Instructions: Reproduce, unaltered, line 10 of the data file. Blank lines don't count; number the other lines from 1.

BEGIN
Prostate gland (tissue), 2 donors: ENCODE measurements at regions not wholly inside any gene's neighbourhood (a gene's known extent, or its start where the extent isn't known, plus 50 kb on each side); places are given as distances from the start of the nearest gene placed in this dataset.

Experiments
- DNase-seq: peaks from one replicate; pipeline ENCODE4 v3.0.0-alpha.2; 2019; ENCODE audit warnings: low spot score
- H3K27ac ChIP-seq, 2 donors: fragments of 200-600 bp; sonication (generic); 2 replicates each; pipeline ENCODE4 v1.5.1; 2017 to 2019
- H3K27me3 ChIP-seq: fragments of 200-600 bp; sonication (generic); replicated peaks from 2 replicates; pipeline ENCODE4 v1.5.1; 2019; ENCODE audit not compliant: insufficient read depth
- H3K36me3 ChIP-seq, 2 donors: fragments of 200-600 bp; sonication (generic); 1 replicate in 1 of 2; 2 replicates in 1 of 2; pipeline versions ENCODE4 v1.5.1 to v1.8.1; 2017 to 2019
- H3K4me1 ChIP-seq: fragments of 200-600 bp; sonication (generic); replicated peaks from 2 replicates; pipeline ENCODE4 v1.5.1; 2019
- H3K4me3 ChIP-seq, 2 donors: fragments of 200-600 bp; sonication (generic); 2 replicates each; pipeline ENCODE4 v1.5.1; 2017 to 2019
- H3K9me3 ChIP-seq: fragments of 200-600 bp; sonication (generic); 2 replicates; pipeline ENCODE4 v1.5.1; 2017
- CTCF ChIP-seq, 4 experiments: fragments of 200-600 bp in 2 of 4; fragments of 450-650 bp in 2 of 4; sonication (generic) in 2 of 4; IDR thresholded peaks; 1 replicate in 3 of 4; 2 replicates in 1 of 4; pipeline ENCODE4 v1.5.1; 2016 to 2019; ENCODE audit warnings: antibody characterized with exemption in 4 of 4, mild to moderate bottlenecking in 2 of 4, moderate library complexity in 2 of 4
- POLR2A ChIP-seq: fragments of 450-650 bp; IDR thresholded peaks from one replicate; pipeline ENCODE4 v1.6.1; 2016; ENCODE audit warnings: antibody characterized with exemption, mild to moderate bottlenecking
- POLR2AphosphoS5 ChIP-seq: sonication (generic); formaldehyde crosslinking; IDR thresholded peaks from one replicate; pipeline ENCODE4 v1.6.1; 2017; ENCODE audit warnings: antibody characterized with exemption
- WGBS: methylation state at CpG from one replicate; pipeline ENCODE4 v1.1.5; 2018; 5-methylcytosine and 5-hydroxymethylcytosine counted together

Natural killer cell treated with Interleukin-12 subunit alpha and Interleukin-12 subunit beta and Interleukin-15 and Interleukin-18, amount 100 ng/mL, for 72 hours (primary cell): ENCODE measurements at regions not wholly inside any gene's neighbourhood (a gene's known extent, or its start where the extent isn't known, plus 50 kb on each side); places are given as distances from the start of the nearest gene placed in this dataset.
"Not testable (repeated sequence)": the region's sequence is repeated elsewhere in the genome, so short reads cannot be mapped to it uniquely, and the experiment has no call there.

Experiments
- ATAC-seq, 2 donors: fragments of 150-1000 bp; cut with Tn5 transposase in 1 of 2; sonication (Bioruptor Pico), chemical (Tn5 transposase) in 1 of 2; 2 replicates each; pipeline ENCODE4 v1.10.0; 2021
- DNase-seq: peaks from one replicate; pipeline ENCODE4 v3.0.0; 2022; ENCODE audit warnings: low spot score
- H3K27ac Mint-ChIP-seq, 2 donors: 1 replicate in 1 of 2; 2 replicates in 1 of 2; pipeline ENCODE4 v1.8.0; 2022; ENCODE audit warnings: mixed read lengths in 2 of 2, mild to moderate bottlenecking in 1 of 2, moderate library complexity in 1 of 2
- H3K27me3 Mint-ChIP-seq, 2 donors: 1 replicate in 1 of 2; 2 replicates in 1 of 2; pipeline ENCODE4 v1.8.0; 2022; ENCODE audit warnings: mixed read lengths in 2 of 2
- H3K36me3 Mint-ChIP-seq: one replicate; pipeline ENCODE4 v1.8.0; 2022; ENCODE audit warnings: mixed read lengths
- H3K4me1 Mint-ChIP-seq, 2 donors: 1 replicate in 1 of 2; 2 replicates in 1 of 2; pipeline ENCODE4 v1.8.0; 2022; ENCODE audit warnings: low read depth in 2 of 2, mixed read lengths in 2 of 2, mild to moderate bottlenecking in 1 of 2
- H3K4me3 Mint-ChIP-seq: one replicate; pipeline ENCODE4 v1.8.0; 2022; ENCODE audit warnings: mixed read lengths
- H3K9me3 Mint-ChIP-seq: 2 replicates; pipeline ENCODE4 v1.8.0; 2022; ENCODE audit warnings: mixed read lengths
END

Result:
- CTCF ChIP-seq, 4 experiments: fragments of 200-600 bp in 2 of 4; fragments of 450-650 bp in 2 of 4; sonication (generic) in 2 of 4; IDR thresholded peaks; 1 replicate in 3 of 4; 2 replicates in 1 of 4; pipeline ENCODE4 v1.5.1; 2016 to 2019; ENCODE audit warnings: antibody characterized with exemption in 4 of 4, mild to moderate bottlenecking in 2 of 4, moderate library complexity in 2 of 4